I've been thinking about this a lot lately because it's bitten me in the behind a few times.
Think of the Windows User Account Control in Windows Vista (and to a lesser extent Windows 7). The idea is that when something that can break your machine happens (like malware trying to install or opening a system folder), the UAC pops up and makes sure that you're aware of what's going on.
As a power user, I get the UAC control a lot. To the point where I automatically dismiss it. So the one time where it could have saved me (a website was hacked and was installing a virus on my machine) I automatically clicked yes.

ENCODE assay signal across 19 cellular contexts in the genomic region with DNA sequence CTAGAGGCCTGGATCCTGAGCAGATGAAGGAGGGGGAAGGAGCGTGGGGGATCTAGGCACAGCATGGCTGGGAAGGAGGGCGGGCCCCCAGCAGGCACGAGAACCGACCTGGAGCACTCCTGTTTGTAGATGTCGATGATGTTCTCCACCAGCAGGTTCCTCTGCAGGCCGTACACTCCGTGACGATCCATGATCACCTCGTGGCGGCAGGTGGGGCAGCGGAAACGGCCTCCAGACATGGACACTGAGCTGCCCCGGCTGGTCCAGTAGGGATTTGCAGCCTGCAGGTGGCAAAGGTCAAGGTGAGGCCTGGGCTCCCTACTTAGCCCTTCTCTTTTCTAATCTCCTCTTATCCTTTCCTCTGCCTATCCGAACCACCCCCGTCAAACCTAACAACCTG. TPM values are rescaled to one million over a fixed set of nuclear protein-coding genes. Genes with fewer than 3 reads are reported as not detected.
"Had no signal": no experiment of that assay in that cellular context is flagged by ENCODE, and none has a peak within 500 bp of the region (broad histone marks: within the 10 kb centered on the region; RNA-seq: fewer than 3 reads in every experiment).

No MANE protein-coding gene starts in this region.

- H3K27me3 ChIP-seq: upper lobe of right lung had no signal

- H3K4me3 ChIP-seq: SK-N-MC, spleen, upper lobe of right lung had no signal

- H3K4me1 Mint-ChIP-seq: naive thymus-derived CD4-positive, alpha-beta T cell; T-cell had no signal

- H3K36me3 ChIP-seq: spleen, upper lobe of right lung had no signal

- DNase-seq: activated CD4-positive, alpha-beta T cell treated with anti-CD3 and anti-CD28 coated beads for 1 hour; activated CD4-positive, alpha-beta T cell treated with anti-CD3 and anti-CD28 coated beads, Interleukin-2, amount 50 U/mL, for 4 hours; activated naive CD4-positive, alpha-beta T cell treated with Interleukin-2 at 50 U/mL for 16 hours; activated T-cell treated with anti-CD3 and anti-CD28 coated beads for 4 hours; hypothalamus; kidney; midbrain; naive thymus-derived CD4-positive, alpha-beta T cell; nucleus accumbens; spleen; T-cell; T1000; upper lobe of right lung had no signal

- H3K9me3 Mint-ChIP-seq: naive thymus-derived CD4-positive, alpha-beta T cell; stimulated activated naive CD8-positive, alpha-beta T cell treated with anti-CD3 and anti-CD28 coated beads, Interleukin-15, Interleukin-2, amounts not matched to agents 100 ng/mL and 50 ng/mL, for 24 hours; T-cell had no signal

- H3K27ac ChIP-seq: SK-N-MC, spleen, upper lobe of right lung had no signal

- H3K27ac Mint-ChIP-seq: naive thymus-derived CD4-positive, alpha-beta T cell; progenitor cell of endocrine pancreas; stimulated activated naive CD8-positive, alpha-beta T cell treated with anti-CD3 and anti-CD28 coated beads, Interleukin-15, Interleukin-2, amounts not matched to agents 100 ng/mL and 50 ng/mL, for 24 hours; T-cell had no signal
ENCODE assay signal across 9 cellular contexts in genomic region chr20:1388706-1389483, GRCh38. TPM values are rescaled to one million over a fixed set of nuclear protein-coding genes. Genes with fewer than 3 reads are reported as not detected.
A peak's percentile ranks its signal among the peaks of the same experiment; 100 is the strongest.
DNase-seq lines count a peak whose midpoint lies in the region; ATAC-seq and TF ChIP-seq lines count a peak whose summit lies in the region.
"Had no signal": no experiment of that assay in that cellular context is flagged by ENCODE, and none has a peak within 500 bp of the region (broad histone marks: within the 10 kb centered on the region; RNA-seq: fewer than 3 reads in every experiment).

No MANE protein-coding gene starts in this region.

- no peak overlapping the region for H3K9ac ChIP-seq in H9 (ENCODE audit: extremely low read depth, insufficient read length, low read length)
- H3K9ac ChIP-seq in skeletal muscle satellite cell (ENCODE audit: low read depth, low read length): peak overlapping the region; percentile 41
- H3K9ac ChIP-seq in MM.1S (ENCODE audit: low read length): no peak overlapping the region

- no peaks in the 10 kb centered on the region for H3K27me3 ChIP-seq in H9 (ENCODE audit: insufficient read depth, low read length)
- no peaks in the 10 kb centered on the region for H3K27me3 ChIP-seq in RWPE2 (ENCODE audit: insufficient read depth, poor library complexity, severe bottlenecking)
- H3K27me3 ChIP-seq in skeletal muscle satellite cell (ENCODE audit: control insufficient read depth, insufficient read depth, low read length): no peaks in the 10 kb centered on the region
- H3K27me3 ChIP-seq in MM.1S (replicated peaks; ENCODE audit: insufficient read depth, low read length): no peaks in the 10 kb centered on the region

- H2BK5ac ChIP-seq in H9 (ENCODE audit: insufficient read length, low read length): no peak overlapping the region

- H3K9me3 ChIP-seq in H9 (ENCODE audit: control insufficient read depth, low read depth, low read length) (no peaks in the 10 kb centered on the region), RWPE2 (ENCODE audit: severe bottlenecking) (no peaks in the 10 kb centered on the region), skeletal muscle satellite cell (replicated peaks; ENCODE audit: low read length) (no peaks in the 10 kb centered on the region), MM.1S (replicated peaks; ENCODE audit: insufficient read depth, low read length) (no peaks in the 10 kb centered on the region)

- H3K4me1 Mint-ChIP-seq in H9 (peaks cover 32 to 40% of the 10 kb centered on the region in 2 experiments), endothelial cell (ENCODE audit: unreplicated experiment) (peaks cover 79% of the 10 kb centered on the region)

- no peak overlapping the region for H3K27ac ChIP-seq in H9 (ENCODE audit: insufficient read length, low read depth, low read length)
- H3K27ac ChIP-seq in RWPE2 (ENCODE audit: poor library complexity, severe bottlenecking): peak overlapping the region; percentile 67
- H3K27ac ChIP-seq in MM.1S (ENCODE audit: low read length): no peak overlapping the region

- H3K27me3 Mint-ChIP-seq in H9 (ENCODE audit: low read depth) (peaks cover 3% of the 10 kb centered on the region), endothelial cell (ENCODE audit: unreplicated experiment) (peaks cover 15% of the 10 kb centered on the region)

Another scenario on the Xbox, you get a lot of "are you sure you want to do this" prompts. Again I automatically accept those.
Well there was one time that I accepted it without thinking then saw "this will wipe your profile saves on all attached storage, do you really want to do this" as the dialog I just accepted went away. With the net result being that I lost a year's worth of game saves from my Xbox. Boxers in Fight Night, Racers in Need for Speed, Fully powered up warriors (and 60 hours of gameplay) in Blue Dragon were all gone because I had become so inundated with "are you sure" prompts that by the time I really needed to pay attention, I had been indoctrinated to ignore them (like how everyone automatically clicks accept on the EULA and Terms of Service dialogs).
Is it a matter of crying wolf? Or is there something more to it. How do I keep the user aware of important events without innundating them?